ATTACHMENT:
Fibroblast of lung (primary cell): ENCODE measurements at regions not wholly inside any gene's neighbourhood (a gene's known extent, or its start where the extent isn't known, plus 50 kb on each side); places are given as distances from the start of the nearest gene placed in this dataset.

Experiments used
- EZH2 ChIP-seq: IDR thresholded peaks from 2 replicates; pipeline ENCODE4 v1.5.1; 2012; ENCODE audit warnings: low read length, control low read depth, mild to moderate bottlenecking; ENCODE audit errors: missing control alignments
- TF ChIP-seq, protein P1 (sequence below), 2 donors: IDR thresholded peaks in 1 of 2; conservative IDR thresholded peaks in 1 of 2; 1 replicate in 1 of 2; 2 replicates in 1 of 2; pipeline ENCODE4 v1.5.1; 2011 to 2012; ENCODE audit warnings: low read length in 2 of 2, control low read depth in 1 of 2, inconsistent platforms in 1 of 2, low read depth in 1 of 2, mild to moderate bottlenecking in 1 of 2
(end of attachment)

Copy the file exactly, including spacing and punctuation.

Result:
Fibroblast of lung (primary cell): ENCODE measurements at regions not wholly inside any gene's neighbourhood (a gene's known extent, or its start where the extent isn't known, plus 50 kb on each side); places are given as distances from the start of the nearest gene placed in this dataset.

Experiments used
- EZH2 ChIP-seq: IDR thresholded peaks from 2 replicates; pipeline ENCODE4 v1.5.1; 2012; ENCODE audit warnings: low read length, control low read depth, mild to moderate bottlenecking; ENCODE audit errors: missing control alignments
- TF ChIP-seq, protein P1 (sequence below), 2 donors: IDR thresholded peaks in 1 of 2; conservative IDR thresholded peaks in 1 of 2; 1 replicate in 1 of 2; 2 replicates in 1 of 2; pipeline ENCODE4 v1.5.1; 2011 to 2012; ENCODE audit warnings: low read length in 2 of 2, control low read depth in 1 of 2, inconsistent platforms in 1 of 2, low read depth in 1 of 2, mild to moderate bottlenecking in 1 of 2